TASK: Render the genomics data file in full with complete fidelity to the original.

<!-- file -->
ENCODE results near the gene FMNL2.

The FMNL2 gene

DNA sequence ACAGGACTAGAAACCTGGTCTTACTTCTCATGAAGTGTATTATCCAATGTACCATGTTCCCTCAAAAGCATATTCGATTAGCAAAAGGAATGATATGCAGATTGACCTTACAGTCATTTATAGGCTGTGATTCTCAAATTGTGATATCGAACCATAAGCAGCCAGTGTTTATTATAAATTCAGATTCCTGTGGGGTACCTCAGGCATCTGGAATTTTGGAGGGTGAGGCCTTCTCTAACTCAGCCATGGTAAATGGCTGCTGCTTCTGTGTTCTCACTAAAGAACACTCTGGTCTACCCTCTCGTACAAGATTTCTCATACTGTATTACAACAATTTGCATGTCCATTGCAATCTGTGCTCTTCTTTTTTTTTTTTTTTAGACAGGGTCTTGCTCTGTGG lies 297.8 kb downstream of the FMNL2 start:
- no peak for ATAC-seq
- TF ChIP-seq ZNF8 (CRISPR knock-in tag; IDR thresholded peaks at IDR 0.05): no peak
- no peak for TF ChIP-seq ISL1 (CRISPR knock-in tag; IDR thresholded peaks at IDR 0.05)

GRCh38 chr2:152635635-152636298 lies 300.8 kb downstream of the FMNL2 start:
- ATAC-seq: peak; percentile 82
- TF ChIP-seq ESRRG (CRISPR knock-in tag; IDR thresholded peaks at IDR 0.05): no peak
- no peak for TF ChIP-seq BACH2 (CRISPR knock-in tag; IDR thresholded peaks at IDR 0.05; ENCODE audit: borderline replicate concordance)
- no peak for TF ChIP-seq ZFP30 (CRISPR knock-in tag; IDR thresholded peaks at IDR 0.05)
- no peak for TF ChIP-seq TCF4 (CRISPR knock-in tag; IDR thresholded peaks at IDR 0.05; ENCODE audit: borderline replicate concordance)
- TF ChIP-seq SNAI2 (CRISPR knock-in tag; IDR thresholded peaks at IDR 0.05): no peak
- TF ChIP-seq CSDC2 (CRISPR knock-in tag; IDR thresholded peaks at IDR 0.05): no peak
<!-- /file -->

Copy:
ENCODE results near the gene FMNL2.

The FMNL2 gene

DNA sequence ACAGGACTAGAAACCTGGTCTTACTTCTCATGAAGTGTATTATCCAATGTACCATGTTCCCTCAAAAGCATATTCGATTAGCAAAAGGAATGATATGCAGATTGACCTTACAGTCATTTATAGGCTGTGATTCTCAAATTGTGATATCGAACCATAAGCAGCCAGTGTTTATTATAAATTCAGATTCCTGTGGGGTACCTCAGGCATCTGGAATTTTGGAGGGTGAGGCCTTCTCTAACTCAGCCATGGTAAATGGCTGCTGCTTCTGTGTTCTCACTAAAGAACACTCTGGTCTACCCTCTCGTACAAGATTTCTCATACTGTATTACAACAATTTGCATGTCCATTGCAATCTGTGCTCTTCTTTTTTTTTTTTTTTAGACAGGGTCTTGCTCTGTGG lies 297.8 kb downstream of the FMNL2 start:
- no peak for ATAC-seq
- TF ChIP-seq ZNF8 (CRISPR knock-in tag; IDR thresholded peaks at IDR 0.05): no peak
- no peak for TF ChIP-seq ISL1 (CRISPR knock-in tag; IDR thresholded peaks at IDR 0.05)

GRCh38 chr2:152635635-152636298 lies 300.8 kb downstream of the FMNL2 start:
- ATAC-seq: peak; percentile 82
- TF ChIP-seq ESRRG (CRISPR knock-in tag; IDR thresholded peaks at IDR 0.05): no peak
- no peak for TF ChIP-seq BACH2 (CRISPR knock-in tag; IDR thresholded peaks at IDR 0.05; ENCODE audit: borderline replicate concordance)
- no peak for TF ChIP-seq ZFP30 (CRISPR knock-in tag; IDR thresholded peaks at IDR 0.05)
- no peak for TF ChIP-seq TCF4 (CRISPR knock-in tag; IDR thresholded peaks at IDR 0.05; ENCODE audit: borderline replicate concordance)
- TF ChIP-seq SNAI2 (CRISPR knock-in tag; IDR thresholded peaks at IDR 0.05): no peak
- TF ChIP-seq CSDC2 (CRISPR knock-in tag; IDR thresholded peaks at IDR 0.05): no peak